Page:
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Bank invests $1.5M in social impact bond
PNC backs pay-for-success project to improve birth outcomes for vulnerable families in Kent County.
The Strong Beginnings pay-for-success project running in Kent County for the past three years has one very large new backer.
Pittsburgh-based PNC Bank — which has a sizable West Michigan footprint — said July 22 it has invested $1.5 million, facilitated through intermediary IFF, to support the Strong Beginnings pay-for-success project.
Strong Beginnings is a 15-year-old Grand Rapids-based federal Healthy Start program administered by fiduciary Spectrum Health Healthier Communities in partnership with nine local agencies. It is dedicated to improving the health and well-being of African American and Latino women, men and infants, prenatal through early childhood.
Launched in 2016, the Strong Beginnings pay-for-success pilot project is Michigan’s first social impact bond. A social impact bond, synonymous with pay-for-success financing, is one form of outcomes-based contracting.
Under the pay-for-success model, nonprofits commit to deliver specific social outcomes with the financial support of investors who will be repaid by a funder (in this case, the state of Michigan) with interest if the nonprofit delivers on preset goals. If it does not, the government pays nothing.
Social impact bonds have been launched in 27 countries, including the U.S., to address significant community problems, PNC Bank said.
The stated goals of the Strong Beginnings pay-for-success project include:
Reducing preterm births in the target population by at least 12% compared to the control population.
Reducing instances of rapid-repeat pregnancy (repeat births within 18 months of the prior birth) by at least 7%.
The project was set up to enroll five groups of 340 pregnant women each year for five years.
Strong Beginnings’ team of community health workers, nurses, counselors and nutritionists visit clients in their homes or other convenient locations to provide health care services, education and encouragement throughout their pregnancies and the first 24 months of their babies’ lives.
According to Jeremy Moore, director of community health programs and shared services at Spectrum Health Healthier Communities, African American babies in Kent County are more than twice as likely to die as Caucasian babies. Nationwide, 1 in 6 African American babies is born too early compared to 1 in 10 overall.
“Those are not acceptable outcomes for anybody,” Moore said. “We’re trying to reduce the risks of bad health outcomes through targeted investment in how prevention and systems change is incentivized.”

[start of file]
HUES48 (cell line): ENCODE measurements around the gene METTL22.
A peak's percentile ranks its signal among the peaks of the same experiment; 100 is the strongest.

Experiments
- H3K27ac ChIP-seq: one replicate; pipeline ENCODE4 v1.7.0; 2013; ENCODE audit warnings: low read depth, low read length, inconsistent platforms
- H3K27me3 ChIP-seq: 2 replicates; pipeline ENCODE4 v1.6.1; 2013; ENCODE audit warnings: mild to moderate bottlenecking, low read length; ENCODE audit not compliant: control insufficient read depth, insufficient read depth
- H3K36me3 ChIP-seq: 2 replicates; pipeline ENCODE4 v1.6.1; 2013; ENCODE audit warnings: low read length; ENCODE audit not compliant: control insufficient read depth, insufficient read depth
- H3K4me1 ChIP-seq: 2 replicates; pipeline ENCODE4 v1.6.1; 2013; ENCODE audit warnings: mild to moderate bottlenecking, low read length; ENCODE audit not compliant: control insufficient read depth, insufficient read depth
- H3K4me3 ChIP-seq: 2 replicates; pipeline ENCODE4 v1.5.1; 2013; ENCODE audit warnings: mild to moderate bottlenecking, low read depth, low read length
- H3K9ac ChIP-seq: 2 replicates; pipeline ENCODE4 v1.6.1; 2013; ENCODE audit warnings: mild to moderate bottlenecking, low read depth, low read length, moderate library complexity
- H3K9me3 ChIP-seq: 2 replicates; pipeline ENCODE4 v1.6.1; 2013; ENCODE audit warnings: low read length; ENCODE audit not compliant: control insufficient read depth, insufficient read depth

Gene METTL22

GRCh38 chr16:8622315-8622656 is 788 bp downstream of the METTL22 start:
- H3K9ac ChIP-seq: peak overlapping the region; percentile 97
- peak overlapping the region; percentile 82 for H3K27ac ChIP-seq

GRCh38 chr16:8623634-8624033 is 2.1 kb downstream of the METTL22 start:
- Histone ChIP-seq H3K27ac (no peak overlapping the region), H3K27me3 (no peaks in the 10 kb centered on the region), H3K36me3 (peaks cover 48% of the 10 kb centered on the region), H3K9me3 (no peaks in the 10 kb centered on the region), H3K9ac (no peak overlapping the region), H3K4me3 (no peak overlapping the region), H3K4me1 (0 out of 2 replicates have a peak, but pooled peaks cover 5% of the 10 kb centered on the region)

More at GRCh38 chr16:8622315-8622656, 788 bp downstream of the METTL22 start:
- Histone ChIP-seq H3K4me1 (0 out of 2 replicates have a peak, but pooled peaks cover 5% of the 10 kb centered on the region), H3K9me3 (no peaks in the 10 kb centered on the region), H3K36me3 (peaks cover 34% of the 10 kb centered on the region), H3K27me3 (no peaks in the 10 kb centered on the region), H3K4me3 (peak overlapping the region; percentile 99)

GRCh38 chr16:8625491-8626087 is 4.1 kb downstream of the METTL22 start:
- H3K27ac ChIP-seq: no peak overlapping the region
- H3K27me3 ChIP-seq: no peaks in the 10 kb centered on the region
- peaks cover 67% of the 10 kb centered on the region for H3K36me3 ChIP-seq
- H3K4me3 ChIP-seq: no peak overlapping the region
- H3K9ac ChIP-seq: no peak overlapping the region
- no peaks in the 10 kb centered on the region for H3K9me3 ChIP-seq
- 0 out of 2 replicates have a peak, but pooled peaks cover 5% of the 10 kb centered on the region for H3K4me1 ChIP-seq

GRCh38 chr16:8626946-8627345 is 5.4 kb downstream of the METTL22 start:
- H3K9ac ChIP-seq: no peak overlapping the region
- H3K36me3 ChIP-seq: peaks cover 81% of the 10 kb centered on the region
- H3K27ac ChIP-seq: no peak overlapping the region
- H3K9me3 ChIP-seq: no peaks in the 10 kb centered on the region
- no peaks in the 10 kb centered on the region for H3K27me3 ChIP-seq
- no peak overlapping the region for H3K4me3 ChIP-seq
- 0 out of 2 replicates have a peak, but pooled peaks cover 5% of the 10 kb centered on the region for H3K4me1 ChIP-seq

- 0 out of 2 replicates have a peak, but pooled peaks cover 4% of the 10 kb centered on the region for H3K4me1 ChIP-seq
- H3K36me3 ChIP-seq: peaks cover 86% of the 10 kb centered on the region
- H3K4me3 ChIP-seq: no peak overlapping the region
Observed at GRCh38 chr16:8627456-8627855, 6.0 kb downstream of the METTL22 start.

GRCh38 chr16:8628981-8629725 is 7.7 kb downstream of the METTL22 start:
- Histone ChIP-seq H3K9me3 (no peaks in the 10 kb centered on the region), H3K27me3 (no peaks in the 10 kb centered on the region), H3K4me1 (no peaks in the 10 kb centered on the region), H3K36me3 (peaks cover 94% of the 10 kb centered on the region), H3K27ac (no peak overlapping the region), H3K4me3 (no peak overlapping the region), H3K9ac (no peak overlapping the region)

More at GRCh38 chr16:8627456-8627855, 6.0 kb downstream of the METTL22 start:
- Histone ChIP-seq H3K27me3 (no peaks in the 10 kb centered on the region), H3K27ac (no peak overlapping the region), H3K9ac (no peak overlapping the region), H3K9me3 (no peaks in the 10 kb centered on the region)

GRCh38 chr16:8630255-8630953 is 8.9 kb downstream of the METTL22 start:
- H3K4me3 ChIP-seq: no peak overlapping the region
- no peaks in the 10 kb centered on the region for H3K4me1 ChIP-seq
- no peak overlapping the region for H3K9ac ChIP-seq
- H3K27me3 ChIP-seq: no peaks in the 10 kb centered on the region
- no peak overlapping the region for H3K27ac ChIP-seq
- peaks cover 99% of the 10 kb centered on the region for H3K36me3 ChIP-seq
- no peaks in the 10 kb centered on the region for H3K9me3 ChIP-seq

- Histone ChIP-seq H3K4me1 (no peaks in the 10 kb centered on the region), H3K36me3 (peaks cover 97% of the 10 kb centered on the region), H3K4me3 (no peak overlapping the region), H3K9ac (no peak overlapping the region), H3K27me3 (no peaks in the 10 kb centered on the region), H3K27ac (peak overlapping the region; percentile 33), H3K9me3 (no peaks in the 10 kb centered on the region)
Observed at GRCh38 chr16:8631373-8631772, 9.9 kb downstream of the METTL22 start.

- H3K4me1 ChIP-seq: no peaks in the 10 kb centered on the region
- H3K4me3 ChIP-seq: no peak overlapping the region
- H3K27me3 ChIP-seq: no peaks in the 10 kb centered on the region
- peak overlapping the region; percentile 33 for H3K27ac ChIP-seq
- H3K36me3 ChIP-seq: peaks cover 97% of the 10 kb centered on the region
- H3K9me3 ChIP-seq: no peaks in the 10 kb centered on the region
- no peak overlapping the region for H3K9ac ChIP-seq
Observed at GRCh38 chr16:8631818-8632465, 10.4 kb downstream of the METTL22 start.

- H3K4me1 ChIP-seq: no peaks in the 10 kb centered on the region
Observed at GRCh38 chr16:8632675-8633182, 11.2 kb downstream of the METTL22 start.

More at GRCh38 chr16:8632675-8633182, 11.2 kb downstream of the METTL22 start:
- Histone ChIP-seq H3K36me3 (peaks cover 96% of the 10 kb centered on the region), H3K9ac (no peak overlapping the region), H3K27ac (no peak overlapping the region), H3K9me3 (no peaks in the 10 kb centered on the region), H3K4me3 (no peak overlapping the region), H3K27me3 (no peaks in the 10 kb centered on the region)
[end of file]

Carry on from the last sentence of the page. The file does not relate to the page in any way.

PNC, along with a group of foundations and nonprofit organizations, invested in the Strong Beginnings pay-for-success project with the expectation that Strong Beginnings will continue to build on its past successes in reducing infant mortality.
Combined, the organizations’ investments should be able to help Strong Beginnings increase staffing by 1,700 employees over a five-year period, according to PNC.
Sean Welsh, regional president for Western Michigan at PNC Bank, said Strong Beginnings is very similar to the institution’s flagship philanthropic initiative and, thus, was appealing to the bank.
“Strong Beginnings’ mission to promote healthy pregnancies in Kent County is consistent with PNC’s signature philanthropic program, PNC Grow Up Great, a $500-million, bilingual, multiyear initiative dedicated to helping children from birth to age 5 succeed in school and life,” he said.
“As a Main Street bank, PNC is committed to using all of the tools available, including community development banking investments, to help our local communities thrive.”
Welsh added the other aspect that makes it attractive is it potentially will allow PNC to get better returns on its investment than in other funding models.
“That allows us to want to invest even more money, so we’re able to take this to scale to serve more families,” he said.
Welsh noted if this investment goes as expected, he anticipates the bank would try a performance-based investment again if promising opportunities can be found.
“It requires a lot of (things) — the state of Michigan has to be on board, and you have to find an organization that actually has meaningful data to prove their case,” he said.
“In this case, (Strong Beginnings has) proved that if you invest in prenatal and post-birth for the mother and the child, that child shows up to school ready to learn and then that child also ends up needing less assistance and care as they go forward. So, the state of Michigan saves money by doing this.”
If the pilot continues to be a success, Spectrum Health hopes to expand the program to include more organizations in other parts of the state, Moore said.